Showing posts with label BREXIT. Show all posts
Showing posts with label BREXIT. Show all posts

Tuesday 9 April 2019

Do UK political defections and BREXIT matter to financial markets?

British politics isn’t having an easy ride. Recent defections from both Labour and the  Conservatives will diminish further the power both leaders have over their parties. Is this political turmoil significant for financial markets, though?

Some Labour politicians and  Conservative politicians (at the last count) have resigned from their respective parties and are sitting as independents.

Broadly speaking they believe that their parties have been hijacked by the extremes. They are currently under no obligation to resign as MPs, although a number of them were in danger of being deselected as candidates at the next election anyway.

In the end, probably nothing – most people vote for party not candidate, anyway. In all likelihood, these MPs will disappear from view at the next election. The British political system makes it very difficult for new parties to emerge – particularly new centrist parties.

This isn’t the first time this has happened. A few of us might remember the Social Democratic Party, led by four serious politicians (David Owen, David Steele, Shirley Williams and Roy Jenkins) – far better known than the current crop. And they made relatively little headway.

Of course a new centrist group might prove to have more staying power in the current political environment. But history isn’t on their side. And nor, you’d guess, are the Liberal Democrats who will claim that they already occupy this particular piece of high ground.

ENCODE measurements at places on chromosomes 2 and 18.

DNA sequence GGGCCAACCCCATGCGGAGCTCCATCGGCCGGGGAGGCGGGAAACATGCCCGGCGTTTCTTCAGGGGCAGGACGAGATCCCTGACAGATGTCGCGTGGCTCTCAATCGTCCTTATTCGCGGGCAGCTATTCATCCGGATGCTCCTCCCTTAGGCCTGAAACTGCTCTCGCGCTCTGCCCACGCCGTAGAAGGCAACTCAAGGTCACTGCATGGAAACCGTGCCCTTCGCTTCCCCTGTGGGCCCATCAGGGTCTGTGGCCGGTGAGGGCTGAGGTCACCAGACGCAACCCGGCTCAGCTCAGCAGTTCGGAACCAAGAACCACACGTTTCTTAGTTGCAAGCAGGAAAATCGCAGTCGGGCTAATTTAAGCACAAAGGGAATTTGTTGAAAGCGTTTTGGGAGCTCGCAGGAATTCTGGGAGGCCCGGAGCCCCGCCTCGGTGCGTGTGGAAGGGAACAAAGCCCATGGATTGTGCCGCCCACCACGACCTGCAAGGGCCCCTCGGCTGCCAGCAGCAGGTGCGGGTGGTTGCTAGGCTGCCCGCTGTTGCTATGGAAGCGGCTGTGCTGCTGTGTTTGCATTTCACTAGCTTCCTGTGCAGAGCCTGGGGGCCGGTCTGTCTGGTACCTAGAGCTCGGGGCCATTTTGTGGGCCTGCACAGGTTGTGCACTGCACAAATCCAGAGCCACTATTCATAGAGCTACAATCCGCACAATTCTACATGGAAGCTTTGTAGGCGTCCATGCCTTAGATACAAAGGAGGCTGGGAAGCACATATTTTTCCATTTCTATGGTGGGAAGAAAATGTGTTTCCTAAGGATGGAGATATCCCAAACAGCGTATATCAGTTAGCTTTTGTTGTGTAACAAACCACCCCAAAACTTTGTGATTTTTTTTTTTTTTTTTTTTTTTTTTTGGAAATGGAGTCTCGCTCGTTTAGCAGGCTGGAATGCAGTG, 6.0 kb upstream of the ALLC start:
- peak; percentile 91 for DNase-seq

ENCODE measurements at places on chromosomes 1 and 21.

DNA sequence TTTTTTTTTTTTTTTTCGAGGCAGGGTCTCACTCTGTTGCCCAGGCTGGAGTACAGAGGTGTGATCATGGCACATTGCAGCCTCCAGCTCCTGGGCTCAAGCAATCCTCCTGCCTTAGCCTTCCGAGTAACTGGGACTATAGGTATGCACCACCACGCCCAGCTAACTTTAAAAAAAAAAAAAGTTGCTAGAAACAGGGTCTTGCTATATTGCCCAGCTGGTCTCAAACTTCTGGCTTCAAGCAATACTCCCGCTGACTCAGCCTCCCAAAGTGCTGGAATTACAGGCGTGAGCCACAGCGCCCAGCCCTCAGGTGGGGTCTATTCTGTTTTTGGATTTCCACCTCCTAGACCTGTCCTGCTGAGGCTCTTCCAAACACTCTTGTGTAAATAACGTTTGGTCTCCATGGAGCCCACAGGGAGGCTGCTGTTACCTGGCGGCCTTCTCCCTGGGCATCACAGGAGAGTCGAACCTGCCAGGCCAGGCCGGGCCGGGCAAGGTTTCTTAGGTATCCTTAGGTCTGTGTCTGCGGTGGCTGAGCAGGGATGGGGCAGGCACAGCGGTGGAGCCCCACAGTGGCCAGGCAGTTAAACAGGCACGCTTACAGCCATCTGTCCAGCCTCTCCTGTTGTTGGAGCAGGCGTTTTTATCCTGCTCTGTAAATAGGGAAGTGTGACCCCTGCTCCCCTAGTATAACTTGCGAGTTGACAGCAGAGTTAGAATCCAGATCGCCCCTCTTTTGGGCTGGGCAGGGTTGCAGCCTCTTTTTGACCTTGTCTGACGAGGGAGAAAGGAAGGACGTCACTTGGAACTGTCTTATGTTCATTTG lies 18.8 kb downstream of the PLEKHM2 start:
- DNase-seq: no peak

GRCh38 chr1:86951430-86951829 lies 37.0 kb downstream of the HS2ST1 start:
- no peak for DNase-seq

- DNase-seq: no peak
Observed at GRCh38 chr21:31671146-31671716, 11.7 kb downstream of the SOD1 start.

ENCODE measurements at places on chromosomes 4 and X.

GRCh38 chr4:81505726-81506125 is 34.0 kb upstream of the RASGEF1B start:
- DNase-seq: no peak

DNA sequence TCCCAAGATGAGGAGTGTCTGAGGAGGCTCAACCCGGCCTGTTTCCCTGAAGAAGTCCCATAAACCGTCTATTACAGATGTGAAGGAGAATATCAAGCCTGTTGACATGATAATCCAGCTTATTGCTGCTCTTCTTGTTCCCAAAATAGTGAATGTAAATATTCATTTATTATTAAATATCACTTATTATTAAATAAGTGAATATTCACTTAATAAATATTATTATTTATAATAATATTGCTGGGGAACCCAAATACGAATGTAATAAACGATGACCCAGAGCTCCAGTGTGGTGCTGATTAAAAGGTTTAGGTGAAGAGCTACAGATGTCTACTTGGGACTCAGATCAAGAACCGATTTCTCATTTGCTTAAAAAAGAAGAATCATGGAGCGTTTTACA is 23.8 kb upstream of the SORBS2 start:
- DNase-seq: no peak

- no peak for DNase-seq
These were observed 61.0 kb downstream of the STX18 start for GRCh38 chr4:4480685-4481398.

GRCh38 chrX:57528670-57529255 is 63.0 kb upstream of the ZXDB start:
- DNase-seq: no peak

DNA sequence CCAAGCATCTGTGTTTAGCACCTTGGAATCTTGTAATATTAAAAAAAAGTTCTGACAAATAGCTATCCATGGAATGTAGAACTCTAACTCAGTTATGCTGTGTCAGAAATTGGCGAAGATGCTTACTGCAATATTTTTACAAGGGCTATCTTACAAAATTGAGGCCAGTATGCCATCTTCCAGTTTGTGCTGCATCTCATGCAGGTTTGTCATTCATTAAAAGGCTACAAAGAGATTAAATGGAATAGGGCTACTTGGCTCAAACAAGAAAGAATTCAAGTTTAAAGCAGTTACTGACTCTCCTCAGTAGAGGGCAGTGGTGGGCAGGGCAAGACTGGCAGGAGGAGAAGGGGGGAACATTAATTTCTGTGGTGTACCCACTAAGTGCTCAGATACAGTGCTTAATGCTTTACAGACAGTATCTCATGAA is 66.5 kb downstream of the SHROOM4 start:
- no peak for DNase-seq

I believe it means relatively little for financial markets. This group would probably have voted with their consciences on Brexit, so it’s not clear that resigning the whip matters much at this point.
On the fate of the next government, maybe it’s positive for Corbyn and his Labour project, but again, you’d guess that these MPs will struggle against whoever represents Labour/Conservatives against them next time.

Recent events are certainly very interesting, but the base case is that they’re not going to change the face of British politics (for better or worse) or the outlook for global markets. So we’ll stay focused on other things, for me it is the better patient experience and safer care. 

Thursday 23 February 2017

Trump takes a complete U-turn on BREXIT: - Donald Trump says he is ‘totally in favour’ of ‘wonderful’ European Union

Donald Trump has described the European Union as “wonderful” and said he is “totally in favour of it”, despite having in the past praised Britain as “smart” for pursuing Brexit.
The US President, who has made no secret of his dislike of the Brussels bloc, said he had “very good relations with the EU, but I thought that the UK would pull out of Brexit and I was right”.
“The EU, I’m totally in favour of it. I think it’s wonderful, if they’re happy. If they’re happy – I’m in favour of it,” he said.
Mr Trump’s about-turn follows previous criticisms levelled at the 28-member bloc for acting as a “vehicle for Germany”.
He has also predicted that other member states would leave the EU. Mr Trump said during an interview in January: “You look at the European Union and it’s Germany. Basically a vehicle for Germany. That’s why I thought the UK was so smart in getting out.”
White House chief strategist and close aide to Mr Trump Steve Bannon is also understood to be an ardent Eurosceptic, reportedly telling one German diplomat during a recent meeting that the EU was a flawed concept.
He also suggested the US under Mr Trump favoured conducting bilateral negotiations.
But Vice President Mike Pence has attempted to strike a different tone, saying during a recent visit to Europe that he and the President looked forward to working with the EU to “deepen our political and economic partnership”.
Leaders of the EU have raised their own concerns about Mr Trump’s suspicion of Brussels, with Martin Schulz, the former president of the European Parliament, describing his election victory as a “very difficult moment” for the continent.